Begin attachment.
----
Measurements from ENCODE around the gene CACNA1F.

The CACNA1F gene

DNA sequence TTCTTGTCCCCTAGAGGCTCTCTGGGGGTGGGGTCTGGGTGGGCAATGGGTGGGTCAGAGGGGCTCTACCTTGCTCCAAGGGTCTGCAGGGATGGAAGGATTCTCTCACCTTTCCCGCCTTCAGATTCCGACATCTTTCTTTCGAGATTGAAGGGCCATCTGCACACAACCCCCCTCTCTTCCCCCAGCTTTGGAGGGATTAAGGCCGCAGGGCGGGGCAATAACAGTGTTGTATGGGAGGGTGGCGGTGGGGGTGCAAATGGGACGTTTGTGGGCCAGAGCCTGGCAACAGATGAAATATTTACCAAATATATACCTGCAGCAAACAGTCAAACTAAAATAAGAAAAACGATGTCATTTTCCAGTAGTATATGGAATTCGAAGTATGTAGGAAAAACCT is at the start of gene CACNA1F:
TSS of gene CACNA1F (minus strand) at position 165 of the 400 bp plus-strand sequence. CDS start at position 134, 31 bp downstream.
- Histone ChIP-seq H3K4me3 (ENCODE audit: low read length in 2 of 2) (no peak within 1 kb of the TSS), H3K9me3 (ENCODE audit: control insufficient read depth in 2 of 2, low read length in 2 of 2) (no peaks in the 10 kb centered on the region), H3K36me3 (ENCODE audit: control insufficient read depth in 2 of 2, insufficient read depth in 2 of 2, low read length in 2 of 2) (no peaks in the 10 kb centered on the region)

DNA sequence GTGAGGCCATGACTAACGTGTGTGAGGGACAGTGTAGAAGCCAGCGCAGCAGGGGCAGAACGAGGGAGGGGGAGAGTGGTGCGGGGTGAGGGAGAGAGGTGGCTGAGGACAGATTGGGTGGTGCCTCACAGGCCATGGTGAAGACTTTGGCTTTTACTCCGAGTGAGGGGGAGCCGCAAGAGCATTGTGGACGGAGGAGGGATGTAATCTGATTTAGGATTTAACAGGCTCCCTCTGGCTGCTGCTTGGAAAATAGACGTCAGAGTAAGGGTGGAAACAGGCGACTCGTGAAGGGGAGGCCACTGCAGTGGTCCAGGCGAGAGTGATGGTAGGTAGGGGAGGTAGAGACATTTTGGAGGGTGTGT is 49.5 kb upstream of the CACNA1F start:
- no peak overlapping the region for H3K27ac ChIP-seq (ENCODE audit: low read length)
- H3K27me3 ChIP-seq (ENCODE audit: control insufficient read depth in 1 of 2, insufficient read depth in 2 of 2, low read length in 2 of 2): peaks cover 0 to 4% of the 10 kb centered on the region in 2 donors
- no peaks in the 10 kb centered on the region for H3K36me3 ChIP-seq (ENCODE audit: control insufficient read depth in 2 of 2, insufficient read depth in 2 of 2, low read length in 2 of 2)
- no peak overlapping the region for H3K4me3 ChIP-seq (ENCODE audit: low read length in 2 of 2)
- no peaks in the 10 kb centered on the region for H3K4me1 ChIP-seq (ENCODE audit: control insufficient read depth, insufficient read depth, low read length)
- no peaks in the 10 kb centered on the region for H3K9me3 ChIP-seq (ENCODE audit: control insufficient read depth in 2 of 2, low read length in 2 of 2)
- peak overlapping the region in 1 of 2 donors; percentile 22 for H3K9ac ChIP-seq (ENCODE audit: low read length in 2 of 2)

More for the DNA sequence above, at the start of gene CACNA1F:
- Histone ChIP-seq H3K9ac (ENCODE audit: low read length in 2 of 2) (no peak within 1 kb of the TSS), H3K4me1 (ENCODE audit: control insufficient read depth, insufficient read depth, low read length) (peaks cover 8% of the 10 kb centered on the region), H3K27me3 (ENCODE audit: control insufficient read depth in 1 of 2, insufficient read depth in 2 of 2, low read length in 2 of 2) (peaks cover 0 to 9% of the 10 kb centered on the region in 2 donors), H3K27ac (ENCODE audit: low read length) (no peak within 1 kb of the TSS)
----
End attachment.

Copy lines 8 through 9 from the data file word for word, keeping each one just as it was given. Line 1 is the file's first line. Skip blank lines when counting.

- H3K27me3 ChIP-seq (ENCODE audit: control insufficient read depth in 1 of 2, insufficient read depth in 2 of 2, low read length in 2 of 2): peaks cover 0 to 4% of the 10 kb centered on the region in 2 donors
- no peaks in the 10 kb centered on the region for H3K36me3 ChIP-seq (ENCODE audit: control insufficient read depth in 2 of 2, insufficient read depth in 2 of 2, low read length in 2 of 2)